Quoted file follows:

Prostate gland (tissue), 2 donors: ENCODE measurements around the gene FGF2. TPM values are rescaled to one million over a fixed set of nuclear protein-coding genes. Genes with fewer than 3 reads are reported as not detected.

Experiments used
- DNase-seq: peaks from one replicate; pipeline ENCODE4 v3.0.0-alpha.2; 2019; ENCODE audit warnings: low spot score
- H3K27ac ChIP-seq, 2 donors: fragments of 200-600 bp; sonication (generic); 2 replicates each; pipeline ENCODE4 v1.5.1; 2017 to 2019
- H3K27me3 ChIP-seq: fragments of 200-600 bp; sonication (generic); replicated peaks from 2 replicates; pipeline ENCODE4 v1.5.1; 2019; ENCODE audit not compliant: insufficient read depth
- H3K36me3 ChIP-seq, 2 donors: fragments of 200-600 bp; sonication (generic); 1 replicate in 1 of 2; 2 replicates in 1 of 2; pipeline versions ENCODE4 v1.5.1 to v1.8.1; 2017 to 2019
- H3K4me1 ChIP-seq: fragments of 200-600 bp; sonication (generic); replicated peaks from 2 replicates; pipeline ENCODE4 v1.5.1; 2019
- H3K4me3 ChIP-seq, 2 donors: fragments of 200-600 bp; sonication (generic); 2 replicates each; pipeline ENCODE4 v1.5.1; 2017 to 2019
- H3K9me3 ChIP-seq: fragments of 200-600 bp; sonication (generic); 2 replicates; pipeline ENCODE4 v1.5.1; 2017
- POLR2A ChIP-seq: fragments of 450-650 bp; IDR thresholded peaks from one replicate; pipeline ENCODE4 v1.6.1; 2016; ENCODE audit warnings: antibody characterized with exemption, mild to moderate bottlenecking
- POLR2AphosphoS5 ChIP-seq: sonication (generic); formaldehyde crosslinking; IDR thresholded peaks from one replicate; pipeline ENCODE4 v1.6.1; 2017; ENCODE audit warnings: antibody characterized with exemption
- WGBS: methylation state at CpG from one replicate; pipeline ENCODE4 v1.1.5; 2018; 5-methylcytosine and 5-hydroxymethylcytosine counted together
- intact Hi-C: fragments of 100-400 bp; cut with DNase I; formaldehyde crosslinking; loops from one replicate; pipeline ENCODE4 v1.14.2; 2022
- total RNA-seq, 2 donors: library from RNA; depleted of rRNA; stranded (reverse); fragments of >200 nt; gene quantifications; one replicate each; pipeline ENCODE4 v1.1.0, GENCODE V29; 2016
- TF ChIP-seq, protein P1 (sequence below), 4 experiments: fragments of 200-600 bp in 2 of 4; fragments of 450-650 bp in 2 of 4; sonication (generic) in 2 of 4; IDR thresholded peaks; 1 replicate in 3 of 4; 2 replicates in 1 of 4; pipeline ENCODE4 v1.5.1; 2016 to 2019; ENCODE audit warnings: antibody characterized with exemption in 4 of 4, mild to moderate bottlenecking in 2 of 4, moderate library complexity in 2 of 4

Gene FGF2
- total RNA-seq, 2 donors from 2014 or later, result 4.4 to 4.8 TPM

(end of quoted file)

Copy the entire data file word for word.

Prostate gland (tissue), 2 donors: ENCODE measurements around the gene FGF2. TPM values are rescaled to one million over a fixed set of nuclear protein-coding genes. Genes with fewer than 3 reads are reported as not detected.

Experiments used
- DNase-seq: peaks from one replicate; pipeline ENCODE4 v3.0.0-alpha.2; 2019; ENCODE audit warnings: low spot score
- H3K27ac ChIP-seq, 2 donors: fragments of 200-600 bp; sonication (generic); 2 replicates each; pipeline ENCODE4 v1.5.1; 2017 to 2019
- H3K27me3 ChIP-seq: fragments of 200-600 bp; sonication (generic); replicated peaks from 2 replicates; pipeline ENCODE4 v1.5.1; 2019; ENCODE audit not compliant: insufficient read depth
- H3K36me3 ChIP-seq, 2 donors: fragments of 200-600 bp; sonication (generic); 1 replicate in 1 of 2; 2 replicates in 1 of 2; pipeline versions ENCODE4 v1.5.1 to v1.8.1; 2017 to 2019
- H3K4me1 ChIP-seq: fragments of 200-600 bp; sonication (generic); replicated peaks from 2 replicates; pipeline ENCODE4 v1.5.1; 2019
- H3K4me3 ChIP-seq, 2 donors: fragments of 200-600 bp; sonication (generic); 2 replicates each; pipeline ENCODE4 v1.5.1; 2017 to 2019
- H3K9me3 ChIP-seq: fragments of 200-600 bp; sonication (generic); 2 replicates; pipeline ENCODE4 v1.5.1; 2017
- POLR2A ChIP-seq: fragments of 450-650 bp; IDR thresholded peaks from one replicate; pipeline ENCODE4 v1.6.1; 2016; ENCODE audit warnings: antibody characterized with exemption, mild to moderate bottlenecking
- POLR2AphosphoS5 ChIP-seq: sonication (generic); formaldehyde crosslinking; IDR thresholded peaks from one replicate; pipeline ENCODE4 v1.6.1; 2017; ENCODE audit warnings: antibody characterized with exemption
- WGBS: methylation state at CpG from one replicate; pipeline ENCODE4 v1.1.5; 2018; 5-methylcytosine and 5-hydroxymethylcytosine counted together
- intact Hi-C: fragments of 100-400 bp; cut with DNase I; formaldehyde crosslinking; loops from one replicate; pipeline ENCODE4 v1.14.2; 2022
- total RNA-seq, 2 donors: library from RNA; depleted of rRNA; stranded (reverse); fragments of >200 nt; gene quantifications; one replicate each; pipeline ENCODE4 v1.1.0, GENCODE V29; 2016
- TF ChIP-seq, protein P1 (sequence below), 4 experiments: fragments of 200-600 bp in 2 of 4; fragments of 450-650 bp in 2 of 4; sonication (generic) in 2 of 4; IDR thresholded peaks; 1 replicate in 3 of 4; 2 replicates in 1 of 4; pipeline ENCODE4 v1.5.1; 2016 to 2019; ENCODE audit warnings: antibody characterized with exemption in 4 of 4, mild to moderate bottlenecking in 2 of 4, moderate library complexity in 2 of 4

Gene FGF2
- total RNA-seq, 2 donors from 2014 or later, result 4.4 to 4.8 TPM